What Was Paper Used for in Ancient China?


Paper is a ubiquitous material in our daily lives, but few people know the origins of this versatile material. Papermaking technology was invented in ancient China, and the country has a rich history of using paper in various aspects of its society. In this article, we will explore the history, significance, and types of paper used in ancient China.

History of Papermaking in Ancient China

The invention of paper is attributed to Cai Lun, a eunuch in the Han court during the 2nd century CE. He developed a method of making paper by pulping mulberry bark, hemp, and other plant fibers, and pressing the mixture into sheets. Early paper was expensive and reserved for the elite, but over time, the technology spread throughout China, and paper became more affordable and widely available.

During the Tang dynasty (618-907 CE), papermaking technology improved, and paper mills were established throughout the country. Paper production expanded from using mulberry bark and hemp to include rice straw, bamboo, and other plant fibers. The Tang period also saw the development of woodblock printing, which relied on paper as a printing medium. This innovation paved the way for the mass production of books and other printed materials.

Significance of Paper in Ancient China

Paper had a significant impact on the development of Chinese society. Its versatility allowed it to be used in various aspects of daily life, from writing and painting to packaging and money. The following are some of the ways paper was used in ancient China:

Uses of Paper in Daily Life

One of the most common uses of paper in ancient China was for writing. The availability of paper made it possible for people to keep records, write letters, and communicate more easily. Before paper, writing was done on bamboo or silk, which were more expensive and time-consuming to produce.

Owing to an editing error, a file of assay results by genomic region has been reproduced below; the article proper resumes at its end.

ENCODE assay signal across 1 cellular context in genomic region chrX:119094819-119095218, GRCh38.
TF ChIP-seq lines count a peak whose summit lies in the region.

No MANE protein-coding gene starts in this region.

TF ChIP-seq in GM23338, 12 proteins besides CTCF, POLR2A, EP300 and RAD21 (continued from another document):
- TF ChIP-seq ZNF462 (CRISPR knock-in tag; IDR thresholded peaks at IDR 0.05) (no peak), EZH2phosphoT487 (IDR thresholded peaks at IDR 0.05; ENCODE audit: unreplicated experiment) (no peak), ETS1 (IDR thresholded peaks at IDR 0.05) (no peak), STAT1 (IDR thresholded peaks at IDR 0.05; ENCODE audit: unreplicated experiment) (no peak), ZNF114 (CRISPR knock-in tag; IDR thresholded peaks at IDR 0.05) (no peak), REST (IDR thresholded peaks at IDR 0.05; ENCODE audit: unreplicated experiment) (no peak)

In addition to writing, paper was also used for artwork. Chinese artists used paper to create paintings, calligraphy, and other forms of art. The texture and absorbency of paper made it an ideal medium for painting and calligraphy.

Role of Paper in Bureaucracy and Governance

The use of paper also had significant implications for governance and bureaucracy in ancient China. The establishment of a paper-based bureaucracy enabled the Chinese government to maintain records, issue edicts, and communicate more efficiently. The development of paper currency also made it easier to conduct trade and pay taxes.

Paper as a Medium for Art and Literature

The Tang dynasty was a golden age for literature and the arts in China, and paper played a crucial role in this flourishing cultural scene. The invention of woodblock printing made it possible to produce books in large quantities, leading to the spread of literacy and the dissemination of knowledge. Famous works of literature, such as “The Dream of the Red Chamber” and “Journey to the West,” were printed on paper and became accessible to a wider audience.

Types of Paper Used in Ancient China

Paper in ancient China was not a uniform material, and different types of paper were used for different purposes. The following are some of the varieties of paper that were commonly used:

Varieties of Paper Based on Materials and Manufacturing Techniques

  • Xuan Paper: Made from bamboo and mulberry bark, xuan paper is a high-quality paper that is still used for painting and calligraphy today.
  • Tianshui Paper: Made from rice straw, tianshui paper was a cheap and abundant paper used for daily writing and printing.
  • Shu Paper: Made from bark of sandalwood trees, shu paper was used for calligraphy and printing.

Differences Between Imperial and Commoner Paper

In ancient China, there was a distinction between paper used by the imperial court and that used by the common people Imperial paper was of higher quality, made from rare and expensive materials, and had specific designs or patterns on it to distinguish it from commoner paper. Commoner paper, on the other hand, was made from more readily available materials and had a plain appearance.


The invention of papermaking in ancient China had a profound impact on the development of Chinese society. Paper became a vital material for daily life, governance, and cultural expression. The availability of paper made it easier for people to communicate, record information, and produce works of art and literature. Different types of paper were used for different purposes, and the quality and appearance of paper varied depending on the intended audience.

Today, paper is a ubiquitous material that we often take for granted. However, its origins in ancient China remind us of the rich history and cultural contributions of this country. The legacy of Chinese papermaking can be seen in the continued use of traditional materials and techniques in modern paper production, as well as in the appreciation of Chinese calligraphy and painting around the world.